Loneliness among teenagers around the world is strongly increasing compared to a decade ago and one of the culprits of this situation is the increasing use of smartphones.
This was reported by the Washington Post , which in turn cites a report in the Journal of Adolescence which states that in 36 out of 37 countries the feeling of loneliness among teenagers has increased in the period under review, from 2012 to 2018, with the highest reports among girls.
The researchers processed data obtained from the Programme for International Student Assessment (PISA), an international survey sponsored by the OECD created with the aim of assessing the educational attainment of adolescents in major industrialized countries every three years.
The survey in question involved over one million young people aged between 15 and 16. Among the various on which it is investigated: the ease with which they make friends at school, the sense of loneliness, the perception of liking or not liking others. Between 2012 and 2018, nearly twice as many students as before reported a high level of “loneliness at school,” a factor that has been pointed to as a possible source of depression and mental health problems. The study did not analyze the side effects of recent years with the coronavirus pandemic, but from many quarters there are reports in recent years of increasing cases of depression among young people and panic attacks, acts that oftentimes medicine calls “anti-conservative”.
What is surprising is the similar trend in different countries, explains Jean Twenge, a professor of psychology at San Diego State University and lead author of the study. “On the other hand, if this trend is due to the use of smartphones and electronic communications, a worldwide increase in these problems is exactly what you would expect.”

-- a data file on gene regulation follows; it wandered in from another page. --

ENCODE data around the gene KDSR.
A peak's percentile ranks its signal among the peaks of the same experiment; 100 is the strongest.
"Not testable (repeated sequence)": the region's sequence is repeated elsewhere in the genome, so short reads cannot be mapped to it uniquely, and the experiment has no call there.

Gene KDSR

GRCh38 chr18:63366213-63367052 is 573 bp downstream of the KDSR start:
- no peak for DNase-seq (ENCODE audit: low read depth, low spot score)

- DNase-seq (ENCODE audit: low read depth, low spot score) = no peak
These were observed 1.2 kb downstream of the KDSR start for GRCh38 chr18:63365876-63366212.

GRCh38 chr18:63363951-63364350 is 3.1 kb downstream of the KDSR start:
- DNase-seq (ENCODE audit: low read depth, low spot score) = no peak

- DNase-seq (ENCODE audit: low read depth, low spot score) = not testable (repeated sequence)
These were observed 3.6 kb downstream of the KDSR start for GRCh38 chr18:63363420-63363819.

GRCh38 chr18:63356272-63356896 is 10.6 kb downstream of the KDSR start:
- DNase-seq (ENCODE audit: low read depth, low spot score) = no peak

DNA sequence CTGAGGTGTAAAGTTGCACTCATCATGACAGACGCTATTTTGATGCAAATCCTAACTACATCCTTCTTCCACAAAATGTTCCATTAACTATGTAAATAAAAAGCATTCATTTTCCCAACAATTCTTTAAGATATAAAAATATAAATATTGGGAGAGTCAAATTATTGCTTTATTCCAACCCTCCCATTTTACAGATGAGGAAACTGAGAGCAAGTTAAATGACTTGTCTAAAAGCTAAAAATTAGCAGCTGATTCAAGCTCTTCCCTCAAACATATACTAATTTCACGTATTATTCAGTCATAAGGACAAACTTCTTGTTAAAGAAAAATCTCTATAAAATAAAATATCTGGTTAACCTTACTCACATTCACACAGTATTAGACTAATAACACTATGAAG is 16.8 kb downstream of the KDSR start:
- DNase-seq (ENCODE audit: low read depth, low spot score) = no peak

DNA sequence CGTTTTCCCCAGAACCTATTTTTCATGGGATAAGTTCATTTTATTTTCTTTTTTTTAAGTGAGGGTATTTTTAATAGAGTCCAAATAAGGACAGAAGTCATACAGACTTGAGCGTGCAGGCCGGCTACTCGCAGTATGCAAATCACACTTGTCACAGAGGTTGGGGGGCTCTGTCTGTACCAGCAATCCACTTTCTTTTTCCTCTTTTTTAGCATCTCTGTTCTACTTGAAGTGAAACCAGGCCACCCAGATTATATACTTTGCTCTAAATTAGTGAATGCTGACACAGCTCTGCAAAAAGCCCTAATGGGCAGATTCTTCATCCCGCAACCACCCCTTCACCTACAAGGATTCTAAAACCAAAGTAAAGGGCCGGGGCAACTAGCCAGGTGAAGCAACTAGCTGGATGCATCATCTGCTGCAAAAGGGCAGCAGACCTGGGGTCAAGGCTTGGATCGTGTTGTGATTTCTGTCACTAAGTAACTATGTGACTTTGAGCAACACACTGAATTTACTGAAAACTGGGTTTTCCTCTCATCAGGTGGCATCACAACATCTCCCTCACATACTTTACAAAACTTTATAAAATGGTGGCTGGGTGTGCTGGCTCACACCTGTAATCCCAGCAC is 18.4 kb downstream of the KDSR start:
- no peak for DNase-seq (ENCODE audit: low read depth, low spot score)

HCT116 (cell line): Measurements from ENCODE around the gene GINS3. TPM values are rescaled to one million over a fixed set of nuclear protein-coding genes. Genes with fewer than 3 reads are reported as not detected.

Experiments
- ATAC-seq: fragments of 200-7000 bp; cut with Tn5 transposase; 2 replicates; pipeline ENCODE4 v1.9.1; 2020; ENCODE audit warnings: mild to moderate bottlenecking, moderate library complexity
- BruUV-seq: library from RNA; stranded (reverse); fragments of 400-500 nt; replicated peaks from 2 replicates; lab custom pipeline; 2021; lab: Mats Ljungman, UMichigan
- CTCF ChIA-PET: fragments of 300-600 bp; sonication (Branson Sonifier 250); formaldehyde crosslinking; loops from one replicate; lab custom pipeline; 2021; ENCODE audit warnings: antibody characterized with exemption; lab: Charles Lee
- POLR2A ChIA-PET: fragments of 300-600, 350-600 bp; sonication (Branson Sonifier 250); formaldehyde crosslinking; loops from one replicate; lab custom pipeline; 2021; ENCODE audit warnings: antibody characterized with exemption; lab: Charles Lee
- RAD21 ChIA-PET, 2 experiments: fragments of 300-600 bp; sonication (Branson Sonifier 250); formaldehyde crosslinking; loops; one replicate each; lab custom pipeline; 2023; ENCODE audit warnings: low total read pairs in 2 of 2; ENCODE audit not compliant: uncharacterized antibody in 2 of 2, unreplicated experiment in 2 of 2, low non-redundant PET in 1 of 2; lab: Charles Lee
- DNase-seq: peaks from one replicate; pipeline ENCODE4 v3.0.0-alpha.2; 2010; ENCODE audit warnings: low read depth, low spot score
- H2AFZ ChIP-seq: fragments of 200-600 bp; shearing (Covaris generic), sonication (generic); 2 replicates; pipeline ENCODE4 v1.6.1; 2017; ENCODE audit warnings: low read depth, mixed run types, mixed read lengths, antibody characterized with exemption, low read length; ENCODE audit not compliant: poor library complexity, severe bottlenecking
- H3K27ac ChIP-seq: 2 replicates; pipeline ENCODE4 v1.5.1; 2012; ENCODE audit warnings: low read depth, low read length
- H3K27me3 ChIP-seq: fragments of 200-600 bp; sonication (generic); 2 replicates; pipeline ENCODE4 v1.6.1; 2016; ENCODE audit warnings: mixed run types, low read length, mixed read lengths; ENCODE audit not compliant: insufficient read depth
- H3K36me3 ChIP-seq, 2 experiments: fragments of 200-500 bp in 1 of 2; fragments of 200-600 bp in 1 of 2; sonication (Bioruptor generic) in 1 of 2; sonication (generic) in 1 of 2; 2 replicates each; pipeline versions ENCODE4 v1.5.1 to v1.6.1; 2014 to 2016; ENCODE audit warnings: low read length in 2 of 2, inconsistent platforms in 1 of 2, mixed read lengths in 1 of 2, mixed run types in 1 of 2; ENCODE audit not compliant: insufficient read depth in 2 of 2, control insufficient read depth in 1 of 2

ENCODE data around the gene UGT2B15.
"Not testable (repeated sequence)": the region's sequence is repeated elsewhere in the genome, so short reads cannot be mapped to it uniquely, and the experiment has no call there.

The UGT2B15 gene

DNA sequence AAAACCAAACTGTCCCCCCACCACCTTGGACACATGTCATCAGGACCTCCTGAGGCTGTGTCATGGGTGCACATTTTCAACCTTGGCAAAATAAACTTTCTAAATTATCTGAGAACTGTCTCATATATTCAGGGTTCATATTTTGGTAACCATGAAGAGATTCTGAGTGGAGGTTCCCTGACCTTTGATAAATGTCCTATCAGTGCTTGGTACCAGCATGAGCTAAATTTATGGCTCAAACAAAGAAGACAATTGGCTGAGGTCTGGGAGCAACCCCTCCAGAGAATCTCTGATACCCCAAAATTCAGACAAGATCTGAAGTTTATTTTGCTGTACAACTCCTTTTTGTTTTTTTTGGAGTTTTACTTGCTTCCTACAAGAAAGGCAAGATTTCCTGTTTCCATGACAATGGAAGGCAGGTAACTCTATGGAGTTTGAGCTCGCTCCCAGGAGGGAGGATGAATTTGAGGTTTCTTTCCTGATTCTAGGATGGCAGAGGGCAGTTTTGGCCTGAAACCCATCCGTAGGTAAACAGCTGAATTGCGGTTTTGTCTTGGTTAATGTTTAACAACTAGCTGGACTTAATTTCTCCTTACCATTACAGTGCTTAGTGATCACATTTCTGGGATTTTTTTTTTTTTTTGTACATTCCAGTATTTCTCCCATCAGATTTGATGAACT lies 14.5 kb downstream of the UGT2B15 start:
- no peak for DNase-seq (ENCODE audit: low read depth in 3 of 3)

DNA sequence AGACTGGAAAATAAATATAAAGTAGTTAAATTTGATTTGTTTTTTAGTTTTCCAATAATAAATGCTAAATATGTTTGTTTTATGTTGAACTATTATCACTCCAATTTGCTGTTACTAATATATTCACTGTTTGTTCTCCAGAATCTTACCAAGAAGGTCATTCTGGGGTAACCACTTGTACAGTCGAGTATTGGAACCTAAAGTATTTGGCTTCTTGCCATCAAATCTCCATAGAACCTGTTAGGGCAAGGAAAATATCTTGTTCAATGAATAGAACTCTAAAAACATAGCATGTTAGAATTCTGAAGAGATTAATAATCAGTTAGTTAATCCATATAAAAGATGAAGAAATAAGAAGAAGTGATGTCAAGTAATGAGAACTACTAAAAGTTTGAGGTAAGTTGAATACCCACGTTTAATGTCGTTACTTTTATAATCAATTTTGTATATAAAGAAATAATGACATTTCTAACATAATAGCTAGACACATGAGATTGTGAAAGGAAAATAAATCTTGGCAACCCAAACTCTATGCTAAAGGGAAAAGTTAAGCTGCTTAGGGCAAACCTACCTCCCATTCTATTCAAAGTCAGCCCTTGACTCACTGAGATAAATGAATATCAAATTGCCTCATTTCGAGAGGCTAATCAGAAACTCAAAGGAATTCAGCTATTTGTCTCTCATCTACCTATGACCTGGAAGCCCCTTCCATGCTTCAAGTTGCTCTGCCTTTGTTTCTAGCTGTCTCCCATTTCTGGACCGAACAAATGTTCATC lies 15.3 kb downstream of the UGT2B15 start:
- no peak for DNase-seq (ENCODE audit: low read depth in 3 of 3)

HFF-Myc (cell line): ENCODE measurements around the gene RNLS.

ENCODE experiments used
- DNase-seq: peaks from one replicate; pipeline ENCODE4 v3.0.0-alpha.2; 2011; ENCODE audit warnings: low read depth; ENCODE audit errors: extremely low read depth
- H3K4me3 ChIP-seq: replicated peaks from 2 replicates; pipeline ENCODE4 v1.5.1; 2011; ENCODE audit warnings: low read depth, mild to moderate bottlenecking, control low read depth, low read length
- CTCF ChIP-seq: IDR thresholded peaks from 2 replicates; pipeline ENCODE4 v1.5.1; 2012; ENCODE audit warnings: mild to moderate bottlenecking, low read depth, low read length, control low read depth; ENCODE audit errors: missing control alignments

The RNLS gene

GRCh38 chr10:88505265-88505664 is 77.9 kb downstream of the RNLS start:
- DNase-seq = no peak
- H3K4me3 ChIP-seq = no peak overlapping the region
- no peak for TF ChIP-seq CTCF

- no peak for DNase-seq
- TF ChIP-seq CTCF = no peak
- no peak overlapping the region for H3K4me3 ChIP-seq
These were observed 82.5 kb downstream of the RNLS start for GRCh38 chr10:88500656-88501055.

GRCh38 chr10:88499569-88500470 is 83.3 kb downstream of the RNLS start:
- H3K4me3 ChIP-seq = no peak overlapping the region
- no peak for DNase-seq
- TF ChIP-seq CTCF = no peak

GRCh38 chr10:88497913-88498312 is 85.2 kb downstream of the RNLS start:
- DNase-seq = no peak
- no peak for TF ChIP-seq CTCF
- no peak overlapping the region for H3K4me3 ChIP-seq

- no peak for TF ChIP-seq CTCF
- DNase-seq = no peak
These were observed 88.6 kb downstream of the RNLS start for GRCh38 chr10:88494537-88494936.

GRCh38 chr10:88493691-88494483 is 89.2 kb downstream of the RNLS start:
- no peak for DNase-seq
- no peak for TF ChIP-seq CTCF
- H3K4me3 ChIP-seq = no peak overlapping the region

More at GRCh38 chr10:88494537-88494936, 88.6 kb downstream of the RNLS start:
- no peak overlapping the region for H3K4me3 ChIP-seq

In the study, it highlights that most of the time loneliness in school is not due to factors such as income inequality, the total value of spending made by families on consumption or family size, but correlations with the increasing use of smartphones emerge clearlyand the internet. In 2012, it got to a point where in many nations half of the students had access to a smartphone, and it was from this point on that we started to see an increase in reports of loneliness. “Arriving at the saturation point, with social media almost mandatory and with everyone practically having a phone, everything changed,” explains Twenge again, highlighting that since 2010, with the increasing popularity of smartphones, adolescents spend less and less time interacting with people, and more and more time with digital media, elements that do not lead to “emotional closeness” in the interaction with each other and consequently, most likely, to the increase of loneliness.
Teachers and school leaders have long noticed the problem. The canteens and corridors, which have always been noisy places par excellence, have for some time now become quieter, with children busy staring at their smartphones. There are also those who have thought not to sit on their hands. In France, for example, as of 2018 elementary and middle school students cannot use their phones even during recess, at lunch or between classes.